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Old 05-02-2016, 03:06 AM
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Cymbidiums with leaf problem

Hi,

I am hoping someone can identify what is happening with several of my Cymbidiums. The upward facing part of the leaf(so bottom of some that are facing up) seem to lose chlorophyll and brown off. It is only happening on older leaves that otherwise appear healthy. Any help would be greatly appreciated.

Thanks,
Ian
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Old 05-02-2016, 06:34 AM
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Yes the leaves were probably moist on a cool morning or night?

Especially the black leaves. Ensure the leaves are try at night and you have good air movement and it shouldn't happen again.

Also spray with a good preventative if you can. But really the plant will recover ok from this provided you keep the leaves dry on the colder nights (and protected under a hard cover).

They will take temps down to freezing as long as they are protected and no moisture on the leaves. Good luck. It would be getting cool now where you are.

PS THis can also happen on warm humid nights where there is little air movement and lots of moisture.
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Old 05-02-2016, 08:38 AM
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As Bolero said.
I've seen this a few times during my winters up here.

And when I water before sunset on a warm and very humid night.
Worse times is when we get heavy rains several nights in a row...not much I can do about Mother Nature's desire to fix all the brown lawns in Florida, at once.
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Old 05-02-2016, 09:02 AM
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I am pretty lucky here as there is almost always a breeze. It can rain every day for two weeks straight but, in between, the moving air dries the leaves. I only remember one summer when the air was still (and I lost a couple of orchids due to fungus issues).
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Old 05-02-2016, 09:45 PM
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Thank you everyone. We, here in Auckland, have had an unseasonably warm autumn. It has not been below 10C (50F) with highs around 23C (74F). Perfect temps for the cooler growing Cyms to set spikes. There have been a few foggy mornings, so no breeze and high moisture. About half the plants have been established in place for a few years; yeah round even unprotected through a few frosts. I've only ever had a problem with the Zygopetalums not appreciating the frosts, and a seedling Cym that was left out in a frost in the past. Although I must admit as they grow larger, and I acquire more orchids they get closer together; thus less air movement.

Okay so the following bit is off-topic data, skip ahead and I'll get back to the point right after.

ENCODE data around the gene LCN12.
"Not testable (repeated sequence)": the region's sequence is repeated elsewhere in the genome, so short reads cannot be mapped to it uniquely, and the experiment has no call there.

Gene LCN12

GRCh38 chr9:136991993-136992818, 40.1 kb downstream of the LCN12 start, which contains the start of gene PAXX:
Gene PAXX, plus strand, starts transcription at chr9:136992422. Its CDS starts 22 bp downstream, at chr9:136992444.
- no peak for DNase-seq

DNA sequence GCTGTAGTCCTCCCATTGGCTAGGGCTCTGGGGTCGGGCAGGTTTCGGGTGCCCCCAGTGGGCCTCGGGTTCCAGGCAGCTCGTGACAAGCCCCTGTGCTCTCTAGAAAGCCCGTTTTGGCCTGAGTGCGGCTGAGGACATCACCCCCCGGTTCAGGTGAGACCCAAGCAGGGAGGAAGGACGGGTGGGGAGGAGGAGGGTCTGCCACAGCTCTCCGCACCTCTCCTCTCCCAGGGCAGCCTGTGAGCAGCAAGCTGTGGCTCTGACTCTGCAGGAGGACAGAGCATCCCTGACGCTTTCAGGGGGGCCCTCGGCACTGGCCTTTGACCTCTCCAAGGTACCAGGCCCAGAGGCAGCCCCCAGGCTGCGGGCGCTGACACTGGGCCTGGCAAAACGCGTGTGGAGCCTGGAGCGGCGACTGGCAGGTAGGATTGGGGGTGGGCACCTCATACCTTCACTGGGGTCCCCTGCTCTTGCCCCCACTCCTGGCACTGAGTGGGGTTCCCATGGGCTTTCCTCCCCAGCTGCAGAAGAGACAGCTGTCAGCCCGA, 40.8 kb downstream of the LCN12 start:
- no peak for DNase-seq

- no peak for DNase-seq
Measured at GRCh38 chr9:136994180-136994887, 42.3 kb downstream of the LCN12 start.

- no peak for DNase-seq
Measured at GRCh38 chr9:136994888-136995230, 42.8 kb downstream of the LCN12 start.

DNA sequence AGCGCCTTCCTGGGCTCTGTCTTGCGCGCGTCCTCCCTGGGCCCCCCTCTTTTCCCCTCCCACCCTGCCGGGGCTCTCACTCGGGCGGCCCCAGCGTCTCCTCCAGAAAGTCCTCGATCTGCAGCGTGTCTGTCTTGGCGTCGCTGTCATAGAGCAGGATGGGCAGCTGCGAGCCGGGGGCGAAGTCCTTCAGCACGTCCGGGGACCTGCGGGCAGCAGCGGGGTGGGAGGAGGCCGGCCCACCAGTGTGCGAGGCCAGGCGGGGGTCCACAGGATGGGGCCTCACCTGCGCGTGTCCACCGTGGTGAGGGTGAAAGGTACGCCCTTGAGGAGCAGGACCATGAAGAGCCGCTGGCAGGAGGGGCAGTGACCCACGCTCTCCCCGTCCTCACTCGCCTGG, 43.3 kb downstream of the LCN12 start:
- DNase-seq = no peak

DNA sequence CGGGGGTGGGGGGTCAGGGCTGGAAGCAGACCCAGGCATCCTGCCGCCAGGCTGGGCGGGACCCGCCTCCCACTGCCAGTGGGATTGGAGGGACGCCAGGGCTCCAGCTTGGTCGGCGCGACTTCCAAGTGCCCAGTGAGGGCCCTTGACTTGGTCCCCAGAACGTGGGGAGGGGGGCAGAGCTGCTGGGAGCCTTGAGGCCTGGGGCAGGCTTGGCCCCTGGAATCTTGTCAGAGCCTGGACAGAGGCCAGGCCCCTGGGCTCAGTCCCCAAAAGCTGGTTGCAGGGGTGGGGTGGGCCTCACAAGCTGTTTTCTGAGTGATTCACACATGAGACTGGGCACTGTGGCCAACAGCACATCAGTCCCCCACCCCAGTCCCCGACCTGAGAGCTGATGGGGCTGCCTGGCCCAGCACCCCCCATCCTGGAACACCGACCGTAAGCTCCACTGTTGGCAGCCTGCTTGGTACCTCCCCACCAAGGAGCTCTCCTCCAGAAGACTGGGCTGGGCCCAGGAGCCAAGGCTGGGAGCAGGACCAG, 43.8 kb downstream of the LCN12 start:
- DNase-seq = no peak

So the suggestion is fungicide everything?

Cheers,
Ian
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Old 05-03-2016, 03:29 AM
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Quote:
Originally Posted by Hondurensis View Post
Thank you everyone. We, here in Auckland, have had an unseasonably warm autumn. It has not been below 10C (50F) with highs around 23C (74F). Perfect temps for the cooler growing Cyms to set spikes. There have been a few foggy mornings, so no breeze and high moisture. About half the plants have been established in place for a few years; yeah round even unprotected through a few frosts. I've only ever had a problem with the Zygopetalums not appreciating the frosts, and a seedling Cym that was left out in a frost in the past. Although I must admit as they grow larger, and I acquire more orchids they get closer together; thus less air movement.

So the suggestion is fungicide everything?

Cheers,
Ian
Hi Ian,

I use Mancozeb in Victoria and if you can get that it's a good preventative. I imagine you can get it there. We also have unusually warm Autumn.
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Hondurensis (05-04-2016)
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Old 05-04-2016, 02:51 AM
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Thank you Bolero! Yates makes a product with Mancozeb, so I should be able to find it. I will go find something to treat with tomorrow.
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